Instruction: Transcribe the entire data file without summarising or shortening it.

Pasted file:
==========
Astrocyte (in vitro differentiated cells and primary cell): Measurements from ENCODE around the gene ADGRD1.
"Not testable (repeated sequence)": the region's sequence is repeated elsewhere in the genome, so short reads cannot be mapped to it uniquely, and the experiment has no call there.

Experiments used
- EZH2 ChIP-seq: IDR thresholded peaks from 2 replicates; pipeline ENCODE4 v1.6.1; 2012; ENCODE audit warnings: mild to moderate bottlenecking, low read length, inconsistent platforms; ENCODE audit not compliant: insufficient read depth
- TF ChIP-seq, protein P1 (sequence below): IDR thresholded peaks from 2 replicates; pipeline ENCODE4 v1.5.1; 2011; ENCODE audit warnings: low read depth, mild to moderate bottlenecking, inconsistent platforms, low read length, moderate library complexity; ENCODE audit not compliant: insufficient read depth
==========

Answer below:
Astrocyte (in vitro differentiated cells and primary cell): Measurements from ENCODE around the gene ADGRD1.
"Not testable (repeated sequence)": the region's sequence is repeated elsewhere in the genome, so short reads cannot be mapped to it uniquely, and the experiment has no call there.

Experiments used
- EZH2 ChIP-seq: IDR thresholded peaks from 2 replicates; pipeline ENCODE4 v1.6.1; 2012; ENCODE audit warnings: mild to moderate bottlenecking, low read length, inconsistent platforms; ENCODE audit not compliant: insufficient read depth
- TF ChIP-seq, protein P1 (sequence below): IDR thresholded peaks from 2 replicates; pipeline ENCODE4 v1.5.1; 2011; ENCODE audit warnings: low read depth, mild to moderate bottlenecking, inconsistent platforms, low read length, moderate library complexity; ENCODE audit not compliant: insufficient read depth